Stuck for Months, S&P 500 Manages Weekly Gain for Restless Bulls

  • Money flowing out of stocks amid signs of weakening growth
  • Investors favoring international over domestic companies

Tech Shares Drive Stocks to Record Highs

The bulls are back in charge after a second weekly advance pushed the S&P 500 Index to a fresh record. But look a little more closely and the signs of unease in the stock market are hard to ignore.

It’s visible in fund flows, where investors are rotating from U.S. stocks to the rest of the world at the fastest pace in two years. And short sellers are getting aggressive, raising bearish bets in three of the past four months.

U.S. stocks climbed this week, led by by phone companies and materials producers. The S&P 500 increased 1 percent to 2,438.91 and Dow Jones Industrial Average added 0.6 percent to 21,204.58. While the gains built on the previous week’s breakout, neither index is more than 2 percent above the all-time highs reached on March 1.

In other words, benchmark indexes are at records, but they also haven’t advanced much since March, one of the longer periods of stasis since Donald Trump’s election. For all their resilience, equity investors remain anxious about an economy that has recently given uneven evidence of its vigor just as the Federal Reserve prepares to raise interest rates. 

After Friday’s employment report, three-month U.S. jobs growth is now the lowest since 2012. Housing demand weakened more than expected in April, and while manufacturing gauges remain firm, a series of reports on inflation continue to show corporate pricing power is muted.

“It is a warning that, as with asset prices, the key question is not the level you are at, but the prospects for growth from here,” said David Kelly, chief global strategist at JPMorgan Funds in New York. “Investors should consider whether overseas economies with greater growth potential may provide better equity market returns.”

Meanwhile, investors in exchange-traded funds turned net sellers of U.S. stocks in May for the first time in a year, with withdrawals approaching $2 billion, data compiled by Bloomberg show. They added $22 billion to equity funds that invest in markets from Europe to Asia.

The divergence in flows, the widest since April 2015, marked a turnaround from last year, when almost $10 went for American equities for every one that went elsewhere.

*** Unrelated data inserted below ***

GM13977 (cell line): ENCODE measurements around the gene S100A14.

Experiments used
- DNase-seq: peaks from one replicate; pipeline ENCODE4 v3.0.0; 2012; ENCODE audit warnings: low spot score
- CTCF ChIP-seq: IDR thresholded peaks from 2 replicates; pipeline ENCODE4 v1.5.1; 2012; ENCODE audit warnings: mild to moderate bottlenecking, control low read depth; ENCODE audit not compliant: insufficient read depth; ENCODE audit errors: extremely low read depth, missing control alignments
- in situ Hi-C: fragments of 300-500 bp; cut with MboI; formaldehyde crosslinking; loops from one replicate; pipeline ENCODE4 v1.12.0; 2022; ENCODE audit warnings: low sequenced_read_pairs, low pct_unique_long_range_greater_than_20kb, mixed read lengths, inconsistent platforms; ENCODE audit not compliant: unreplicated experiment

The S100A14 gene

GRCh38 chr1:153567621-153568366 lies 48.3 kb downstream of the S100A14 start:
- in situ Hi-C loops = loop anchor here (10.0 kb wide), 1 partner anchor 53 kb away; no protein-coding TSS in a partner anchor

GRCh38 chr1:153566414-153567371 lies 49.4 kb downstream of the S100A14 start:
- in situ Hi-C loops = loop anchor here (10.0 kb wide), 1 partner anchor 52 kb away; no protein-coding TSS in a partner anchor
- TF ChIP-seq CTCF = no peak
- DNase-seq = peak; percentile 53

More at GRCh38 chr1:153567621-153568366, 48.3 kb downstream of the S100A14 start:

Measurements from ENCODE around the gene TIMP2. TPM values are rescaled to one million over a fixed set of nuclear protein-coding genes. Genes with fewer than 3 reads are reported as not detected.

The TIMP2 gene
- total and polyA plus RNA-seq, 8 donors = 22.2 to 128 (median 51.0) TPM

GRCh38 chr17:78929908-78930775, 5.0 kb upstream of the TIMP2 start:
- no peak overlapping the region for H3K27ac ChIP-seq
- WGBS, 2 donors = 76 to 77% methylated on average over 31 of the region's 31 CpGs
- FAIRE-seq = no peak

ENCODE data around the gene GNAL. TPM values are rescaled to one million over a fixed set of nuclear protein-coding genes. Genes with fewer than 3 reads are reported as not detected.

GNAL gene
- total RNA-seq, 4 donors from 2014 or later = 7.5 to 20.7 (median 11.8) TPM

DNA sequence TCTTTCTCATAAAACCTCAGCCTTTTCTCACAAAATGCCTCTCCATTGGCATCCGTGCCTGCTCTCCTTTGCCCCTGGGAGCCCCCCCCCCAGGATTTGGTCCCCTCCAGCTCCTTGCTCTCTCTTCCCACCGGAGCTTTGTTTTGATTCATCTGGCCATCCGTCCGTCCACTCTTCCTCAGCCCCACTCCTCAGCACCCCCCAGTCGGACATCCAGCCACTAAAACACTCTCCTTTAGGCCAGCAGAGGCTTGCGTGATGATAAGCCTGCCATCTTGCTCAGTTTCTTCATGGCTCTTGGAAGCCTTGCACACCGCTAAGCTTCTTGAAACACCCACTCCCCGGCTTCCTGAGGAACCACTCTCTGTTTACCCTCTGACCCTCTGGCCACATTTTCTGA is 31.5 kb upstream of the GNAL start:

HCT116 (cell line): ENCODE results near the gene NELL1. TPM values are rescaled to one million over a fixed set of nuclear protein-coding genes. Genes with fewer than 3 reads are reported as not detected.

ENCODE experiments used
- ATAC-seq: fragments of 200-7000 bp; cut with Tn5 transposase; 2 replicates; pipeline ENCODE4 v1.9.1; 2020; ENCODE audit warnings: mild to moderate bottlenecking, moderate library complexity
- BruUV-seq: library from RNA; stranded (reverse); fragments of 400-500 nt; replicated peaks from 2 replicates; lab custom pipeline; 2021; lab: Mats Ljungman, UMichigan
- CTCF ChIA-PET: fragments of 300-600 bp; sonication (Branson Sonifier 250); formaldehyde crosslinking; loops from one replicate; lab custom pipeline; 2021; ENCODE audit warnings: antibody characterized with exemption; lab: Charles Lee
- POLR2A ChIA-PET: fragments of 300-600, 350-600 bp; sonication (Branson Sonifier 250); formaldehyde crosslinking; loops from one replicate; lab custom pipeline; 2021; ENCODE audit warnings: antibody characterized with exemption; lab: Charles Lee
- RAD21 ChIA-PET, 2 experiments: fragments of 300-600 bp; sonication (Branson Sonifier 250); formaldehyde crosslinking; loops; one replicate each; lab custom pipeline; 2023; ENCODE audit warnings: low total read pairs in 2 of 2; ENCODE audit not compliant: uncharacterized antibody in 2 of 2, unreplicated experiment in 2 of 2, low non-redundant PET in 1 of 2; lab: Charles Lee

Even as stocks vaulted to new highs, bears aren’t deterred. Short interest as a proportion of total shares outstanding has expanded since January, rising by 0.3 percentage point to 3.9 percent. Never before has an equity advance as big as this year’s occurred simultaneously with more short sales, according to exchange data compiled by Bloomberg that goes back to 2008.

Spotty demand for American stocks coincided with hiccups in economic data. Rather than picking up pace as expected by many at the start of the year, Citigroup’s Economic Surprise Index for the U.S., which measures the difference between actual releases and economist expectations, peaked in March and has since fallen to the lowest level since February 2016.

By contrast, similar gauges for the rest of the world have fared better as Brazil and Russia emerged from recessions while the populist political tide receded in Europe.

Since the global financial crisis, the U.S. had dominated equity gains worldwide, with rallies underpinned by easier monetary policy and a steady recovery.

Now that growth is poised to accelerate from Europe to Japan, American assets are losing some of their appeal. In Bank of America Corp.’s latest survey of money managers, 82 percent called the U.S. the most expensive market.

While the S&P 500 is up 8.9 percent this year, it’s poised to trail the MSCI World ex-U.S. Index for the first time since 2009. The dollar is heading for the worst annual decline in a decade after losing about 6 percent of its value against a basket of currencies.

Even within the U.S. market itself, the preference for overseas exposure is evident. A Goldman Sachs Group Inc. basket tracking shares with the highest leverage to international growth has risen 17 percent this year, compared with 6 percent for a similar gauge for domestic-focused companies.

“The dollar weakness and non-U.S. economic strength is being replayed all over the world,” said Joe Quinlan, chief market strategist at U.S. Trust in New York. “Rarely have times been better for U.S. firms with global exposure. The auspicious omens are plain to see.”

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